The key to his success, though, began with the unwavering support and belief in his talents shown to him by his stepmother, Martha Hill.  She was the widow of a school principal who married Napoleon’s father, James, when “Nap” was nine.   Martha’s deal with her stepson was this:  “Turn in your gun and I will give you a typewriter”.  Bear in mind that this was around 115 years ago, and a typewriter was as new and as coveted as an XBox 360.  Napoleon took the bait, and he sat and struggled to learn how to type.  It was to become a key tool in his transformation from young hoodlum in training to young man with a big goal and the means to get there. 

To be continued!

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Getting Back On Track After You’ve Been Derailed

Posted on December 1, 2008. Filed under: Where Work meets Life | Tags: , , , |

Here’s an article that I wrote for work – particularly for a MoneyMinding affiliate and supporter, Julie Taylor of Rebuilding You.  As a registered clinical counsellor, she helps people put their lives back together after trauma – particularly physical injury. 


Here’s the article!


Train wrecks.  Derailments.  From where I write this in British Columbia, occasionally our newscasts feature images of a chain of heavy train cars lying on their sides, spilling their contents into a river canyon or a ditch, looking both ungainly and fragile as their small wheels spin helplessly in the air.  It’s never pretty, and clean-up is often difficult.  Is it any wonder that when crises happen in our life, we sometimes talk about being “derailed”?


For long periods of time we chug along the track that’s been set out before us, delivering our goods, sheltering our passengers.  Then, WHAM!  A rockslide on the track, or a cow, or even the “wrong kind of snow” causes us to lose our grip, or get jerked off the rails.  Whether your metaphorical derailment is a physical injury, a relationship breakup, a sudden financial loss, loss of a job, or death of a family member… these are the circumstances that life throws at us, and putting ourselves back on track often takes time and a series of small steps.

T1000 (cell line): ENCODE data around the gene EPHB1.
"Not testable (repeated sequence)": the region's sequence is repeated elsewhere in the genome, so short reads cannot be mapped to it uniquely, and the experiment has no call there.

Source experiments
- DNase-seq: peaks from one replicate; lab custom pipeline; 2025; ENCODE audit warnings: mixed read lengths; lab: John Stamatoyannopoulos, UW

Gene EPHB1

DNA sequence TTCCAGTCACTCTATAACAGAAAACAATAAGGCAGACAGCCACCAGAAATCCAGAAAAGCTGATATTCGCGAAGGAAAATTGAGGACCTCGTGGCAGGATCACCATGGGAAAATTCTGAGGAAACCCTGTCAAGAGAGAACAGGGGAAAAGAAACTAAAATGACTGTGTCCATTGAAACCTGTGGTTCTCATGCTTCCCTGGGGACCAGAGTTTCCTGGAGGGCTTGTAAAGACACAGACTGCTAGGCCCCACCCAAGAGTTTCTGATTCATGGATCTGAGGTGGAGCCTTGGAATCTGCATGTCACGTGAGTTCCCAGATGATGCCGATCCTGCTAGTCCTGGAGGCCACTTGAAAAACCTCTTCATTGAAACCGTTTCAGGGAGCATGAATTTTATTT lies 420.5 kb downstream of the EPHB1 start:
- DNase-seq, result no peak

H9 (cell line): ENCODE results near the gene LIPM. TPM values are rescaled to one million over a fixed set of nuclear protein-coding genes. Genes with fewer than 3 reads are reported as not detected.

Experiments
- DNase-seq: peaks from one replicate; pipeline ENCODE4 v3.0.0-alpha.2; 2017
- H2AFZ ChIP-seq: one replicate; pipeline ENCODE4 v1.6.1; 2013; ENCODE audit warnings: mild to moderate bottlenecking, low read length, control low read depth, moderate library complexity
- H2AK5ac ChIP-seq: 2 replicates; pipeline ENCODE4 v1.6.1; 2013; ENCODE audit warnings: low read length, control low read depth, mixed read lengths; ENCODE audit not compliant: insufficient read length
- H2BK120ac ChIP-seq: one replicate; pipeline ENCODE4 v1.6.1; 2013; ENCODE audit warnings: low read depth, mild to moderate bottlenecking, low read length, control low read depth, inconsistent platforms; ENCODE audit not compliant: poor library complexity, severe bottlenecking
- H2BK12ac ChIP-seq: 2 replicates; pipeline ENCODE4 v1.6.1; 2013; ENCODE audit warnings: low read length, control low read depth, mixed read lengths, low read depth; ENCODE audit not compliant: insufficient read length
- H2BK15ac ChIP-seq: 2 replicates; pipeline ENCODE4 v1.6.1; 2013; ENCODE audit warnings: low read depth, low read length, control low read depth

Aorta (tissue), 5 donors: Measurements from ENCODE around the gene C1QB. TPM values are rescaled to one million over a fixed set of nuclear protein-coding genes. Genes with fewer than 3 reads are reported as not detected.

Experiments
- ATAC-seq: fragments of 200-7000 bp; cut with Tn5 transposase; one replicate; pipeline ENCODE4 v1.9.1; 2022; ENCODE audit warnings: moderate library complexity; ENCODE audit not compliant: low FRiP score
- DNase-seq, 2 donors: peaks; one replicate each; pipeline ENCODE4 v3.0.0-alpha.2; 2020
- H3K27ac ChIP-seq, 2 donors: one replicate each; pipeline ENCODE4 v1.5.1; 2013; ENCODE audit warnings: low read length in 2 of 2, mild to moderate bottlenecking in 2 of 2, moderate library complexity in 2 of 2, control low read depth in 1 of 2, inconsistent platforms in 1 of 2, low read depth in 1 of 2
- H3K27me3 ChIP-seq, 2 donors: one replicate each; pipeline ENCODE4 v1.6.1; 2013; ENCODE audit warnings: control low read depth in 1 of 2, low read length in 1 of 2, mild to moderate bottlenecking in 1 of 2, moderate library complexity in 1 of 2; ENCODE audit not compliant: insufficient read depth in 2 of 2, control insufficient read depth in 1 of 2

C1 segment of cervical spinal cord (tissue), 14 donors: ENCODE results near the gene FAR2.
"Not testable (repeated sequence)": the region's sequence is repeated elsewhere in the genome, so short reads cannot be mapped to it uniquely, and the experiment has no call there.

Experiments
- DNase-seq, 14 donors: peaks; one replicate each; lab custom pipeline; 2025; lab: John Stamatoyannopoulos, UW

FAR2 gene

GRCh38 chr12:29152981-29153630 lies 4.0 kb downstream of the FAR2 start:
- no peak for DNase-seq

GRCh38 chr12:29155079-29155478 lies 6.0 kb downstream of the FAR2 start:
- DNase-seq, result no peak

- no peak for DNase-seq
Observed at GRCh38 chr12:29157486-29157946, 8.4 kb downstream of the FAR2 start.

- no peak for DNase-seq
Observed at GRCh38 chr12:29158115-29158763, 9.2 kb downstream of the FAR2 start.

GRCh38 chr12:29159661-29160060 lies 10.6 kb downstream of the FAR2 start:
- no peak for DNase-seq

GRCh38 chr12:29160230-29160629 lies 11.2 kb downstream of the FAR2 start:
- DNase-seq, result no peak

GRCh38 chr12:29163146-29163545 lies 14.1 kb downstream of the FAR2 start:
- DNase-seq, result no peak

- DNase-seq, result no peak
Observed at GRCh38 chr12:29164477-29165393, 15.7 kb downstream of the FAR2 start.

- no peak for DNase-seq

Ironically, often the “life crises” are compounded by money crises.  When you can’t work because you are sick or injured, or you are caring for someone else, that can hit you right in the wallet.  So what are the steps you need to take get moving forward again?


The first step, and it’s not an easy one when you are knocked over, is to be grateful for where you are.  Unlike trains, you are a human being, capable of love, appreciation and gratitude even in the most unlikely circumstances.  It might just be “Thank heaven I’m not dead!”  or “I’m so glad I have family members who love me,” or “Well, I’m grateful that this lousy thing is done.  Let’s see what I have left to work with.”  When you know what you are grateful for, take the time to record your thanks – in a notebook, on index cards, or on sticky notes by your bedroom mirror.  Don’t let those items of gratitude slip out of your life.  Recreate your moment of thanks daily.


This is the perfect time to reflect, reassess, and to make new goals that take into account the life event that you have just been through.  When you have your goals, write them down and carry them with you. 

Obviously, these first two steps are much broader in scope than you will find in most financial repair “how-tos”.  But the truth is, financial health is built on a foundation of overall well-being. When you have these first two priorities in place, then you can ask yourself, “What is the next baby step I can take to reach my goal?”  That next step may be to record your daily expenses, so you know where your money is going as well as where it is coming from.  It may be to start putting aside your change, so you can use it later for “guilt-free” purchases.  Do that one next step consistently for 30 days, so it becomes a part of who you are.  If you try to change too much at once, especially when you are already dealing with the larger change of your “derailment”, your new habit may not stick. 


Expect success, at least in this one manageable area of your life.  Taking charge of your money does not have to be a struggle, provided you approach it in a step-by-step fashion.  You may even find it to be one area of calm and control in an otherwise turbulent situation.